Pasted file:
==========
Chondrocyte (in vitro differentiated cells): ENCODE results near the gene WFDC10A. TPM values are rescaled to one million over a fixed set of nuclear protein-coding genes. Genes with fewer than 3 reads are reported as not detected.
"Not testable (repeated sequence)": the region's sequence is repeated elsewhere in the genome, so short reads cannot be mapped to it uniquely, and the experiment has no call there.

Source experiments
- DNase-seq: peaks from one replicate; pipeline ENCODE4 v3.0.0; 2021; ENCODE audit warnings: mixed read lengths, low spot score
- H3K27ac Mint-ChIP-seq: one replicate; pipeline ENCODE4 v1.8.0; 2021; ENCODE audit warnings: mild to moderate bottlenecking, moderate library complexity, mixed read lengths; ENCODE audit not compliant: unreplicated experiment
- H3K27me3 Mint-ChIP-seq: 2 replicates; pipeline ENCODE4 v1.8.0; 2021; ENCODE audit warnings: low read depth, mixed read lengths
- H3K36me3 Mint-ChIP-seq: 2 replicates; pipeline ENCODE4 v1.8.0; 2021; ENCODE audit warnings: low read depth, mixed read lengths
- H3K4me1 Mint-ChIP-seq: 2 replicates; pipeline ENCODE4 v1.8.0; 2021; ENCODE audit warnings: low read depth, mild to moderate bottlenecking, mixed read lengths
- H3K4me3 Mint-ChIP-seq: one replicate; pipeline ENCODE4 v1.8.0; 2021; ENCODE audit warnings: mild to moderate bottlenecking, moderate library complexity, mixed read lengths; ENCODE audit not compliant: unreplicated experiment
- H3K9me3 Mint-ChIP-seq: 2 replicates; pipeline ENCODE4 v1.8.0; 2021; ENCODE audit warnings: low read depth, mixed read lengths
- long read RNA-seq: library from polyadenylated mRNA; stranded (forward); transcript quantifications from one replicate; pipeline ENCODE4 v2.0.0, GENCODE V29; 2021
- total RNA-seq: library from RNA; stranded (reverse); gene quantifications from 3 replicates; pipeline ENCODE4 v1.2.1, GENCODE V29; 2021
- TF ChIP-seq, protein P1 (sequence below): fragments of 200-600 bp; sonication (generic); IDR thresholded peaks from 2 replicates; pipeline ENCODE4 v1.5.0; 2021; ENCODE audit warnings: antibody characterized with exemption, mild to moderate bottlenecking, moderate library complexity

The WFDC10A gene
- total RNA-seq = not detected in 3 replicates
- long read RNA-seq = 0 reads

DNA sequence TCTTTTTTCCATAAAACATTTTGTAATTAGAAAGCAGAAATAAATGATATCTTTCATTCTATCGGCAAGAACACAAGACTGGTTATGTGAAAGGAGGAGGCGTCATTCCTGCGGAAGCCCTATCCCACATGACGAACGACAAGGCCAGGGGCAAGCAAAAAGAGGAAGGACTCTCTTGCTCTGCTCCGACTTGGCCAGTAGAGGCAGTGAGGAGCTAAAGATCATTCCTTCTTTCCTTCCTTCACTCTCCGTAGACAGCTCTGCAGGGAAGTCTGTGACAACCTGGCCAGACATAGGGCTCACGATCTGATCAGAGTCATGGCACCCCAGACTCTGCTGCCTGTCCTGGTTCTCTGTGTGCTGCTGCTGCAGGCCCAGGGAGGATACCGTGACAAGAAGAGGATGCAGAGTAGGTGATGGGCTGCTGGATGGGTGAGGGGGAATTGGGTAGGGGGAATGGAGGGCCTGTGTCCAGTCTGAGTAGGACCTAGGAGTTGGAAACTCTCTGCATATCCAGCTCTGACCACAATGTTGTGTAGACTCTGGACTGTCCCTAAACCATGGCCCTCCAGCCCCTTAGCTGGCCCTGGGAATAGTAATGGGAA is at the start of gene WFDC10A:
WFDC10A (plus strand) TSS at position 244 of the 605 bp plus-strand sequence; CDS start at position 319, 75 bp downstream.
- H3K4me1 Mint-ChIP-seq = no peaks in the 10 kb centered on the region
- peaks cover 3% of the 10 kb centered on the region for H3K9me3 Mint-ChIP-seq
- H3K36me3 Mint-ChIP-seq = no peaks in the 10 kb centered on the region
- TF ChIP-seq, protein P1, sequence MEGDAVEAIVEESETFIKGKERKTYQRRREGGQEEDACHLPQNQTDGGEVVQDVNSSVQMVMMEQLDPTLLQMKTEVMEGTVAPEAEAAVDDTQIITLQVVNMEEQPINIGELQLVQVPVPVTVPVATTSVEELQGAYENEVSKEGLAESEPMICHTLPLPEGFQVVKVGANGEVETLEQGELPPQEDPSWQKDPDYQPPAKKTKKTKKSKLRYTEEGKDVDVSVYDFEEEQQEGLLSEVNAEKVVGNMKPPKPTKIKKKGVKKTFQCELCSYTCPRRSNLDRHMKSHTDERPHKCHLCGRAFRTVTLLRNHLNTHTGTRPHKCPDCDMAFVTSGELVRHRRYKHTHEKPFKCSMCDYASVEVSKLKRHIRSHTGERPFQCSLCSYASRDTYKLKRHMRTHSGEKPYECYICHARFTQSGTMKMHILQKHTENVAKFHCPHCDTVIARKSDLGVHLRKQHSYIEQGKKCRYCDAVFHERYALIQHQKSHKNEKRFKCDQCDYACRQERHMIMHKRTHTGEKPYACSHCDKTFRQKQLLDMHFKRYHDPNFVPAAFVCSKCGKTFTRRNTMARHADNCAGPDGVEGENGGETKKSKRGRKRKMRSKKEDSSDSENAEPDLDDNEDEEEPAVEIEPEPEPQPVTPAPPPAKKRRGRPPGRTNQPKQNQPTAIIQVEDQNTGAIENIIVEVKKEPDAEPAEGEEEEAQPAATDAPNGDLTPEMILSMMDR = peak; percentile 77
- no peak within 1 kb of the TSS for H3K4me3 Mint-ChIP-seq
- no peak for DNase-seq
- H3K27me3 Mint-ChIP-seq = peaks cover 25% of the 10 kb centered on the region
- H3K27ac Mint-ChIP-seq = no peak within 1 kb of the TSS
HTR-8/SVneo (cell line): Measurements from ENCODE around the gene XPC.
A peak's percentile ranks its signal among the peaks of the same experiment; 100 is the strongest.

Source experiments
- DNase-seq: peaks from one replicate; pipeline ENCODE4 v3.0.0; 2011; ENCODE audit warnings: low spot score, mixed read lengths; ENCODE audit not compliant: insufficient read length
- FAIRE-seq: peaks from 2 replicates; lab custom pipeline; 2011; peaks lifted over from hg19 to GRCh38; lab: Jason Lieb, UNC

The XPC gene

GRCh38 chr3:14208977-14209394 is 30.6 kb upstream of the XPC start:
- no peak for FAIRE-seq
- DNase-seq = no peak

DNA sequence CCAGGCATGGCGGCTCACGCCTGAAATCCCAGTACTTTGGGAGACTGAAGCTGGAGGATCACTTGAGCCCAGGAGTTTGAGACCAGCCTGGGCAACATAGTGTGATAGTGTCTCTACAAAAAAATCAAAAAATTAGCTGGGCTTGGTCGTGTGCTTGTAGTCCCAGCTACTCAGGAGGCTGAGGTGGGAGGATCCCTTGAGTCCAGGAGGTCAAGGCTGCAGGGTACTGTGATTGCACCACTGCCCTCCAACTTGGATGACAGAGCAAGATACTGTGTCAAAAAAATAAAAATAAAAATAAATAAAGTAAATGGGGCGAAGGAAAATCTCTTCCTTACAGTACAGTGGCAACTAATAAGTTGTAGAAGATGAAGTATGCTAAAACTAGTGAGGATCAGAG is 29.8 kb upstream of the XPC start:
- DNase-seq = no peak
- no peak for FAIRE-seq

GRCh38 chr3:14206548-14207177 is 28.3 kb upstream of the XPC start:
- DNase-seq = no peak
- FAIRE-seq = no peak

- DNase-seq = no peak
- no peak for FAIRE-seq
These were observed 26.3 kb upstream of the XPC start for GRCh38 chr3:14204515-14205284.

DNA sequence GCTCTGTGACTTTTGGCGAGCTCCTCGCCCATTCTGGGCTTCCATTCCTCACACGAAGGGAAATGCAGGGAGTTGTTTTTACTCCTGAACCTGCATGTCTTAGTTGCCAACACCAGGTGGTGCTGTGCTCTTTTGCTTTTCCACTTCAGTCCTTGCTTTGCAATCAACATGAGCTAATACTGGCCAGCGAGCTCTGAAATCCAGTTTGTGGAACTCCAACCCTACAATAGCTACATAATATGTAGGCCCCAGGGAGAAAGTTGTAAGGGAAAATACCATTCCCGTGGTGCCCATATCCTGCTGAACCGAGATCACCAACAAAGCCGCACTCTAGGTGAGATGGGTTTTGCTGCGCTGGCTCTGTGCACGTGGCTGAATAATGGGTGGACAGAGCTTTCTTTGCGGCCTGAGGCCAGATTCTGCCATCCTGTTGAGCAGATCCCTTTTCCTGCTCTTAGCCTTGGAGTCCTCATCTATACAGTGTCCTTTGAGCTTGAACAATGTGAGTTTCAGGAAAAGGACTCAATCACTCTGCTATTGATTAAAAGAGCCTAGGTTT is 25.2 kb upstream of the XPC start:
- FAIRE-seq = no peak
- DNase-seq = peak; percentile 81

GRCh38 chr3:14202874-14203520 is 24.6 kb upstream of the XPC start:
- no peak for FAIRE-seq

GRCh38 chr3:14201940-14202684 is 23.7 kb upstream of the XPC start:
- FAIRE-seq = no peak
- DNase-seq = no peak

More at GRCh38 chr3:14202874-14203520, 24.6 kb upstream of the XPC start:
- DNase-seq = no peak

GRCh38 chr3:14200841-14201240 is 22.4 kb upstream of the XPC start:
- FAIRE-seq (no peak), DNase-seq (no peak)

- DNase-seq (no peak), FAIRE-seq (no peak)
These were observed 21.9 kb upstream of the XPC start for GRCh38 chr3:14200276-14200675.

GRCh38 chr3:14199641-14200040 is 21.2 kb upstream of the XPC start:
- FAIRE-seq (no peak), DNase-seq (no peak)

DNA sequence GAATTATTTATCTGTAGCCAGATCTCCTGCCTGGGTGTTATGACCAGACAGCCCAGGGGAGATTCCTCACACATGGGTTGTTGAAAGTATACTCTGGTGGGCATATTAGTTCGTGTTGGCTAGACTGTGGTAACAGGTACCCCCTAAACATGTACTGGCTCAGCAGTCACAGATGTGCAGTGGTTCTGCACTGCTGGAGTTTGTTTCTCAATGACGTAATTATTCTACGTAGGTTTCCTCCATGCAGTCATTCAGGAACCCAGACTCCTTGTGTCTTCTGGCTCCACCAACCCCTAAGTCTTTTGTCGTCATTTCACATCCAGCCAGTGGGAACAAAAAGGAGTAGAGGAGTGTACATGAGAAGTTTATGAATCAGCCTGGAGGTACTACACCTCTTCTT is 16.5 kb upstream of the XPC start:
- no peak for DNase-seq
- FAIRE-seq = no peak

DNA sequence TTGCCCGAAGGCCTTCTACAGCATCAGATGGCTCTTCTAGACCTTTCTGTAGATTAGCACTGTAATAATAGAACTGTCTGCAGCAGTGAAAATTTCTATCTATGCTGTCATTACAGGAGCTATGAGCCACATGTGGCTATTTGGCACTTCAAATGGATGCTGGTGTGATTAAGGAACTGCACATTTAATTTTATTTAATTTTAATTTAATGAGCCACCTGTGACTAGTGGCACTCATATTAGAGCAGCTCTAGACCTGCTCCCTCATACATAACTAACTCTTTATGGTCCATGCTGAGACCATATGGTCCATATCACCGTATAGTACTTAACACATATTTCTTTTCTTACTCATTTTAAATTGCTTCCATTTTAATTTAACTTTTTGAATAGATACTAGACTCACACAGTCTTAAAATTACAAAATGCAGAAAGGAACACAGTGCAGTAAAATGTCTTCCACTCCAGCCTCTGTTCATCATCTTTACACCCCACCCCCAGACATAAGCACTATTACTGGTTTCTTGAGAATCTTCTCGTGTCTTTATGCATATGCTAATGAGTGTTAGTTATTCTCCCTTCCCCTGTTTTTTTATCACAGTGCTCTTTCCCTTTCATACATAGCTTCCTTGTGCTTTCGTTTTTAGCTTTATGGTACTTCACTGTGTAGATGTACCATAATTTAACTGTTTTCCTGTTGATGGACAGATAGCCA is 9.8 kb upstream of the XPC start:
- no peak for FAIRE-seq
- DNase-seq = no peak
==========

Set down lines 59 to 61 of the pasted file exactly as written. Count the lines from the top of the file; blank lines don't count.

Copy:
GRCh38 chr3:14199641-14200040 is 21.2 kb upstream of the XPC start:
- FAIRE-seq (no peak), DNase-seq (no peak)

DNA sequence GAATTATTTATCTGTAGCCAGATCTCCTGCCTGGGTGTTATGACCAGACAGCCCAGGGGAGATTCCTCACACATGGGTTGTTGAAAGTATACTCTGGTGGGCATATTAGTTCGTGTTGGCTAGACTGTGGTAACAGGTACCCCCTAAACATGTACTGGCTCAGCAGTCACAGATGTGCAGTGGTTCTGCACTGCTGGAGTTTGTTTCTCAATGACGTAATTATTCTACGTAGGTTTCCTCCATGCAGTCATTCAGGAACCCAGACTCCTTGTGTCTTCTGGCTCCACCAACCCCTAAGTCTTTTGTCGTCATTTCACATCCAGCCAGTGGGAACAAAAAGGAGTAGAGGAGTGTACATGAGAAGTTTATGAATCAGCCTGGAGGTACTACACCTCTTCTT is 16.5 kb upstream of the XPC start: